You might recognize Ereisa Morales from McNair’s website. You also might recognize her from posters around campus. She is holding a book about drug use, and a tape recorder, ready to document, survey, and research. What is she researching?
Morales is a McNair Scholar. She is also a part of a sorority on campus, and participates in numerous volunteer activities such as Second Harvest. She is a TA for Dr. Aguilar, who happens to be her mentor. Dr. Aguilar teaches race and culture studies, was the academic advisor for McNair last year (2017-2018), and created Transformation Tuesday, where underrepresented and marginalized voices can be expressed and heard at The Mason Jar every third Tuesday. A double major in sociology and criminal justice, Morales knows the definition of hard work and stamina. If it sounds like she does a lot, it’s because she does.
Yet, in all of the tasks, Morales comes off energetic and ready to tackle the next paper, study or discussion. The bulk of her time now is focusing on graduate school applications. That means long hours pouring over requirements, sending GRE test scores, crafting a better CV, and revising again and again her written work. The process is long, but she feels confident in her chances of getting into a prestigious university because of how important her research is, for both academia and her community in Yakima.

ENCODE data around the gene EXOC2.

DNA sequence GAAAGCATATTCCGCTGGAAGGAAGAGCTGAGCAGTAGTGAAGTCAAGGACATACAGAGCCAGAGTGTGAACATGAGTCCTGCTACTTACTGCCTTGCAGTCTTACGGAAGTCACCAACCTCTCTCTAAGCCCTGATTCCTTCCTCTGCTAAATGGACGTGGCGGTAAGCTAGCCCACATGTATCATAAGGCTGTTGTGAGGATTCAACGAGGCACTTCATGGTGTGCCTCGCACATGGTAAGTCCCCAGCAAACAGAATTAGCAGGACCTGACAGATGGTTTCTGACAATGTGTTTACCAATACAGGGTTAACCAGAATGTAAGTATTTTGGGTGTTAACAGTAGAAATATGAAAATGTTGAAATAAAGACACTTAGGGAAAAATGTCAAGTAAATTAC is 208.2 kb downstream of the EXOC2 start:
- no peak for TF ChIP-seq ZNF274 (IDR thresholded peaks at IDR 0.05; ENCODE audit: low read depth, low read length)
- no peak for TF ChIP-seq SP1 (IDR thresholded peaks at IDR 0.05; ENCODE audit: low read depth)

Morales’s research is about drug addiction within Latinx families and adolescents. In order to understand the why in terms of drug addiction, she had to review literature. Then she sought approval of an IRB to conduct an interview of a Latina who grew up using drugs. The interview consisted of many leading questions to allow the Latina to open up about why, how, and when addiction occurred. One such question starts off as, “How is it that you feel now if you’re still using?” These answers were then transcribed and used to formulate a thematic analysis. Morales is working on finishing up this manuscript so that she can send it to a journal for publication.
This research is important in understanding why drug addiction happens to adolescents in Latinx communities. In doing so, Morales has the opportunity to explore, find answers, and provide valuable information to better those communities across the state and country. With the help of McNair Scholar Program, the Sociology Department, and her mentor, Dr. Aguilar, her research has significant amount of support. In the near future, Morales hopes to be a professor in sociology and mentor students who have come from underrepresented background.